Arthur L. Caplan, PhD, director of the Center for Bioethics, University of Pennsylvania, is not connected to either side of the gene patent debate. In a commentary on the ACLU suit, Dr. Caplan wrote, “Tossing out the Myriad patents would indeed imperil thousands of other patents, and courts tend not to want to cause that much turmoil” (www.msnbc.msn.com/id/30719222/). Asked about this view, he told CAP TODAY: “I don’t think the courts would be willing to re-examine the entire patent system just because Myriad has acted unfairly. It would cause too big an upheaval in the system.” However, he added, “I think patenting of genes has gotten way out of control. There is no inviolate principle that patents cannot be changed, withdrawn, or altered. A patent is a privilege, and society could take it away. I don’t think courts should do that, but they could raise the bar higher for future patents while grandfathering current ones.”
Dr. Caplan put forth in 1998 three ethical arguments against gene patents. For example: “[P]atenting is morally wrong because it allows individual ownership over something that is community property or a public good” (repository.upenn.edu/bioethics_papers/36/). While acknowledging that ethics is not at the heart of the lawsuit, he told CAP TODAY, “I still hold to the ideas in that article.”
A timely workshop on gene patents was held at the 2009 meeting of the Association for Molecular Pathology. Members of the AMP have a special interest in this topic, because the AMP is the lead plaintiff in the suit against Myriad. (The ACLU is technically plaintiff’s attorney.) On May 12, 2009 Dr. Nowak, who was then president of the AMP, announced in an email to the membership the decision to accept the ACLU’s invitation to be lead plaintiff. “At each stage [of the decision process] the voting left no doubt that AMP Leadership favored joining the suit,” he wrote. Other plaintiffs include the College of American Pathologists, American Society for Clinical Pathology, American Medical Association, American College of Medical Genetics, and several molecular pathologists and patients (www.aclu.org/free-speech-womens-rights/aclu-challenges-patents-breast-cancer-genes-0). The lead defendant is the U.S. Patent and Trademark Office, or USPTO.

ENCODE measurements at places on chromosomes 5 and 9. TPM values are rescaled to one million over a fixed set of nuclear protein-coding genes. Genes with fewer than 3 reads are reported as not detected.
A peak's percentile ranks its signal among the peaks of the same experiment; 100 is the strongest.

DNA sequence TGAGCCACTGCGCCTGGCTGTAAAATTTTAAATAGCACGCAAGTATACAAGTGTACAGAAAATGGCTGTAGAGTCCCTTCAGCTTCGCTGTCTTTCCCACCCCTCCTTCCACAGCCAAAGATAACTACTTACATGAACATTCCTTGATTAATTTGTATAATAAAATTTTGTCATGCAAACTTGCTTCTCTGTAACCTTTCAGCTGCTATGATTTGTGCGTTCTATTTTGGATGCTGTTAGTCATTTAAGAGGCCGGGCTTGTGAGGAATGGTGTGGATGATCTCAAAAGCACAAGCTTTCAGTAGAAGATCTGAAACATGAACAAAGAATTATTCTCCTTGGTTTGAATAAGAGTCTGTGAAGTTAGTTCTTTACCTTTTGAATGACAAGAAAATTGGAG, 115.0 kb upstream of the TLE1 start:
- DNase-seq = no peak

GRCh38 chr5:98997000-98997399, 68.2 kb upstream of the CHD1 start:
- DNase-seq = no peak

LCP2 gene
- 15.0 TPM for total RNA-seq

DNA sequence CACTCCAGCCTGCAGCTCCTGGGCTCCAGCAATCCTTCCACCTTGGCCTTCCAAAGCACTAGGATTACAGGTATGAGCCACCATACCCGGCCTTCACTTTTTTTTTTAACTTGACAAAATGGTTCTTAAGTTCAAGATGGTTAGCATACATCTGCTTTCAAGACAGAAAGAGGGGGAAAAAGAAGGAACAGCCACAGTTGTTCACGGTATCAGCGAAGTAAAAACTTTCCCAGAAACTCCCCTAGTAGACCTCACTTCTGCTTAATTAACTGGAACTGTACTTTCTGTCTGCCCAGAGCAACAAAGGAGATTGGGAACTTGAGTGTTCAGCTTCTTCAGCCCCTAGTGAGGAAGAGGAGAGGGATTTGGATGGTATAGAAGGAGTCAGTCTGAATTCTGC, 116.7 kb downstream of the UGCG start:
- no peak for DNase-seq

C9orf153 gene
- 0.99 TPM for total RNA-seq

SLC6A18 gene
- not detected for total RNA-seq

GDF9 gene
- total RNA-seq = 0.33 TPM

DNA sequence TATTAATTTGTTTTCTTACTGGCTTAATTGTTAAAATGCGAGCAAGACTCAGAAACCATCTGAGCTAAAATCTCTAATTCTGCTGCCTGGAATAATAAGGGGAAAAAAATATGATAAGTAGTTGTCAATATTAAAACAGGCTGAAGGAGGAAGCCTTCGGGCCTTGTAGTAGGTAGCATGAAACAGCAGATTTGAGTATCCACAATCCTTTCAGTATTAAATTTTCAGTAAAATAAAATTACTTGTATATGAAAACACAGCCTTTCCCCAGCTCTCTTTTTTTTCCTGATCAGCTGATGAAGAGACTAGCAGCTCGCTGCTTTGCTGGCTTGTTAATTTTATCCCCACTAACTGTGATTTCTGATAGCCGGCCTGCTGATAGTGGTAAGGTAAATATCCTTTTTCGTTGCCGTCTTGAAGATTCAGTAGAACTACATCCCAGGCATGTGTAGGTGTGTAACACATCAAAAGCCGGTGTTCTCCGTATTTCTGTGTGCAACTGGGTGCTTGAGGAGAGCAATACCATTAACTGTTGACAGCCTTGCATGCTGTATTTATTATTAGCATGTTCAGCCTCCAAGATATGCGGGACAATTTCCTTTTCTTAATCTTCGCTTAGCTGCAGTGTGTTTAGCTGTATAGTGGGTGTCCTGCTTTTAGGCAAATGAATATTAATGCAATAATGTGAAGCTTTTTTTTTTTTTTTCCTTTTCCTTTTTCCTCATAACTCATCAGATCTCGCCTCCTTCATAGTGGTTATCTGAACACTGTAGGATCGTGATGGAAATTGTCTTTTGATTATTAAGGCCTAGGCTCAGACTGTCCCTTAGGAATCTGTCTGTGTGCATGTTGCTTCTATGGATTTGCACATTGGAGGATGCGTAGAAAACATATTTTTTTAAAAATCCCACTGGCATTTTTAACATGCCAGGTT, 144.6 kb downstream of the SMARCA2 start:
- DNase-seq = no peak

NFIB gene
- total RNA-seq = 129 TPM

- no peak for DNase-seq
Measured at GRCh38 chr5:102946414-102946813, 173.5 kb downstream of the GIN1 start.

“Clearly, gene patents are very much in the news and of interest to our members,” says Emory’s Dr. Mann, who chaired the AMP workshop. “One big reason is the lawsuit. But I think it’s more than that. For instance, SACGHS just came out with a document about gene patents. In addition, some of our members are quite sophisticated about this topic while others knew less.” The AMP workshop, she adds, was intended in part to get everyone to a level playing field.
At the workshop Dr. Klein reviewed the legal basis of gene patents. Article I, section 8 of the Constitution says that patents are intended “to promote the progress of science and the useful arts.” “The Constitution itself granted Congress the right to create laws for intellectual property rights,” Dr. Klein said. The last full codification of patent law was the Patent Act of 1952. In 1982 the Court of Appeals for the Federal Circuit (CAFC) was created to facilitate uniformity in patent case law.
It’s no coincidence that the CAFC was created two years after the first court case involving a genetic patent, Diamond v. Chakrabarty, about a microorganism bioengineered to digest oil spills. Initially, the USPTO rejected the application, but the Supreme Court reversed, quoting the famous phrase from the 1952 Patent Act that patents could be granted on “anything under the sun that is made by man,” which, the court said, “could include living organisms.”
It is a long way from patenting a recombinant organism to patenting the sequence of an isolated gene. To make this journey, the USPTO and the CAFC traveled in the time-honored vehicle of precedent. “Historically, there is a precedent for patenting isolated purified chemicals used as therapeutics, even from the human body,” Dr. Klein said. Examples include epinephrine and prostaglandins. “Now this precedent has been applied to DNA as a chemical.”
In a CAP TODAY interview, Dr. Klein critiqued this interpretation. “Of course, DNA is a chemical, but it is also much more. Its primary function is to encode specific information for functional proteins. In most genetic testing, we are concerned with the sequence of DNA code that transmits information into a sequence of amino acids in proteins. If, on the other hand, you cloned DNA and used it to manufacture a drug, one could make a fair argument that it is similar to other chemicals.” Because of this distinction, the AMP/ACLU lawsuit and the SACGHS Task Force on Gene Patents and Licensing Practices focus on the use of genes for diagnosis.
A major challenge to current interpretations of patent law was posed by a 2006 case, LabCorp v. Metabolite Laboratories, which involved a patent on the relationship between elevations in blood levels of the amino acid homocysteine and deficiencies in vitamin B12 and folate, and which Dr. Klein has analyzed (Klein RD, Mahoney MJ. J Law Med Ethics. 2008;36:141–149). Apparently for technical reasons, the Supreme Court declined to take the case. However, a dissent written by justice Breyer and joined by justices Souter and Stevens expressed doubt about biological association patents. “At most respondents have simply described the natural law at issue in the abstract language of a process,” justice Breyer wrote. Dr. Klein says, “Patents on correlations or associations between genetic variants and the diagnosis, prognosis, or prediction of response to therapy are not true methods but instead use artful patent drafting techniques to claim the underlying natural or biologic phenomenon.”
“People look at genes as simply pieces of DNA, as molecules,” says Dr. Leonard of Weill Cornell. “But in reality DNA is an information system, the information system of our body.”